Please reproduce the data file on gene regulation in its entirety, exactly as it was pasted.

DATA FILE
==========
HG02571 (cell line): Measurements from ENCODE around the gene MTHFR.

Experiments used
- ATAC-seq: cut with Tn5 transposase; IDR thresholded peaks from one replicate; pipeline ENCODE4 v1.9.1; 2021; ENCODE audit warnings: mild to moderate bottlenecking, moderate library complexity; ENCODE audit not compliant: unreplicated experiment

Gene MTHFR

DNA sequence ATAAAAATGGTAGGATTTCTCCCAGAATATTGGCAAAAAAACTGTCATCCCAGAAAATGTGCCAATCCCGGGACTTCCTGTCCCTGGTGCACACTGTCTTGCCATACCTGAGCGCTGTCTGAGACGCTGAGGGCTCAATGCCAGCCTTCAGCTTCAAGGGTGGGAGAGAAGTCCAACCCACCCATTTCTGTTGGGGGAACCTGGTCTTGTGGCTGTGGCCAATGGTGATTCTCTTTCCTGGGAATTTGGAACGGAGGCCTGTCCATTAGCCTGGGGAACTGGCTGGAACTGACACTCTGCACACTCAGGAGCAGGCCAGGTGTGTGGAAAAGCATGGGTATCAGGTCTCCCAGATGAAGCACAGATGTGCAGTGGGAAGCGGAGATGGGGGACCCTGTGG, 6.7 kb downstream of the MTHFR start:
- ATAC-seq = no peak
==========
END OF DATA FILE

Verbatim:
HG02571 (cell line): Measurements from ENCODE around the gene MTHFR.

Experiments used
- ATAC-seq: cut with Tn5 transposase; IDR thresholded peaks from one replicate; pipeline ENCODE4 v1.9.1; 2021; ENCODE audit warnings: mild to moderate bottlenecking, moderate library complexity; ENCODE audit not compliant: unreplicated experiment

Gene MTHFR

DNA sequence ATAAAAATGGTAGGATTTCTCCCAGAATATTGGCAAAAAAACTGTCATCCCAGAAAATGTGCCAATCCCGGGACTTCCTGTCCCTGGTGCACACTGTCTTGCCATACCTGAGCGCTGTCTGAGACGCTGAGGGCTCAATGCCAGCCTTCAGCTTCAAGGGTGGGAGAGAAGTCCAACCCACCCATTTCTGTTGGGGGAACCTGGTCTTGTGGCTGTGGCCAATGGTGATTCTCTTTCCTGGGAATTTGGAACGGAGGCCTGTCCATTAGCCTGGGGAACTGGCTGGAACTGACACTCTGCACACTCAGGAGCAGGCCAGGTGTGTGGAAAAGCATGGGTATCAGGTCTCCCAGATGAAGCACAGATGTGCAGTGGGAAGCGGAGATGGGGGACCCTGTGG, 6.7 kb downstream of the MTHFR start:
- ATAC-seq = no peak